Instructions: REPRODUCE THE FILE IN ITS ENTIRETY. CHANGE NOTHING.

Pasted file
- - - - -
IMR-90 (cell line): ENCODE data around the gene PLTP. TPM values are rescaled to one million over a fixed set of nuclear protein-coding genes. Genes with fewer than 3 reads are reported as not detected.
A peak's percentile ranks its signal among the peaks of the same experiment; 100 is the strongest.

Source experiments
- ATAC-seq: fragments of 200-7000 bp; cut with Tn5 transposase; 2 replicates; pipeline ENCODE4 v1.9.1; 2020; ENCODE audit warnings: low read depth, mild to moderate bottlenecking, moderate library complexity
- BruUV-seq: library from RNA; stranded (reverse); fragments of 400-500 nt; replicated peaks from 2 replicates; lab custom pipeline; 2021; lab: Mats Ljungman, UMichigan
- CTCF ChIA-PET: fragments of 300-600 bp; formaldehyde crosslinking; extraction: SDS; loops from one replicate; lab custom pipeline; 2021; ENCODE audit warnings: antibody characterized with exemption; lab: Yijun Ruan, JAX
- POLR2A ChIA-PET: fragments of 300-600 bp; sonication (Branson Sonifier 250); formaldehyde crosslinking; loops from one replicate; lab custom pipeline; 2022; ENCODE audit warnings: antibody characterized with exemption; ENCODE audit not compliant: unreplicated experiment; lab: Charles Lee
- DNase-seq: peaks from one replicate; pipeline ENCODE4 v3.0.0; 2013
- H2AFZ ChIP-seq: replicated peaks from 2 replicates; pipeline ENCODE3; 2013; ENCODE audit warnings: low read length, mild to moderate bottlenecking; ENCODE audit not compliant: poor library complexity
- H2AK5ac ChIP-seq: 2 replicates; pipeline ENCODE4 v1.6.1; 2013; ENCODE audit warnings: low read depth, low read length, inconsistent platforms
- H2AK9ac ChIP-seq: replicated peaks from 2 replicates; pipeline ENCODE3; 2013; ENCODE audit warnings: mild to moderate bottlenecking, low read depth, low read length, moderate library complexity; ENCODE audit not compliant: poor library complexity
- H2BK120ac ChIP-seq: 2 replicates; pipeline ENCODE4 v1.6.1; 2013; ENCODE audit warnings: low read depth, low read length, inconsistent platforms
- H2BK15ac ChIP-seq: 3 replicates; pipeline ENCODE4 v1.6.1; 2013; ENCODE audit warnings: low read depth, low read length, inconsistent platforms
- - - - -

IMR-90 (cell line): ENCODE data around the gene PLTP. TPM values are rescaled to one million over a fixed set of nuclear protein-coding genes. Genes with fewer than 3 reads are reported as not detected.
A peak's percentile ranks its signal among the peaks of the same experiment; 100 is the strongest.

Source experiments
- ATAC-seq: fragments of 200-7000 bp; cut with Tn5 transposase; 2 replicates; pipeline ENCODE4 v1.9.1; 2020; ENCODE audit warnings: low read depth, mild to moderate bottlenecking, moderate library complexity
- BruUV-seq: library from RNA; stranded (reverse); fragments of 400-500 nt; replicated peaks from 2 replicates; lab custom pipeline; 2021; lab: Mats Ljungman, UMichigan
- CTCF ChIA-PET: fragments of 300-600 bp; formaldehyde crosslinking; extraction: SDS; loops from one replicate; lab custom pipeline; 2021; ENCODE audit warnings: antibody characterized with exemption; lab: Yijun Ruan, JAX
- POLR2A ChIA-PET: fragments of 300-600 bp; sonication (Branson Sonifier 250); formaldehyde crosslinking; loops from one replicate; lab custom pipeline; 2022; ENCODE audit warnings: antibody characterized with exemption; ENCODE audit not compliant: unreplicated experiment; lab: Charles Lee
- DNase-seq: peaks from one replicate; pipeline ENCODE4 v3.0.0; 2013
- H2AFZ ChIP-seq: replicated peaks from 2 replicates; pipeline ENCODE3; 2013; ENCODE audit warnings: low read length, mild to moderate bottlenecking; ENCODE audit not compliant: poor library complexity
- H2AK5ac ChIP-seq: 2 replicates; pipeline ENCODE4 v1.6.1; 2013; ENCODE audit warnings: low read depth, low read length, inconsistent platforms
- H2AK9ac ChIP-seq: replicated peaks from 2 replicates; pipeline ENCODE3; 2013; ENCODE audit warnings: mild to moderate bottlenecking, low read depth, low read length, moderate library complexity; ENCODE audit not compliant: poor library complexity
- H2BK120ac ChIP-seq: 2 replicates; pipeline ENCODE4 v1.6.1; 2013; ENCODE audit warnings: low read depth, low read length, inconsistent platforms
- H2BK15ac ChIP-seq: 3 replicates; pipeline ENCODE4 v1.6.1; 2013; ENCODE audit warnings: low read depth, low read length, inconsistent platforms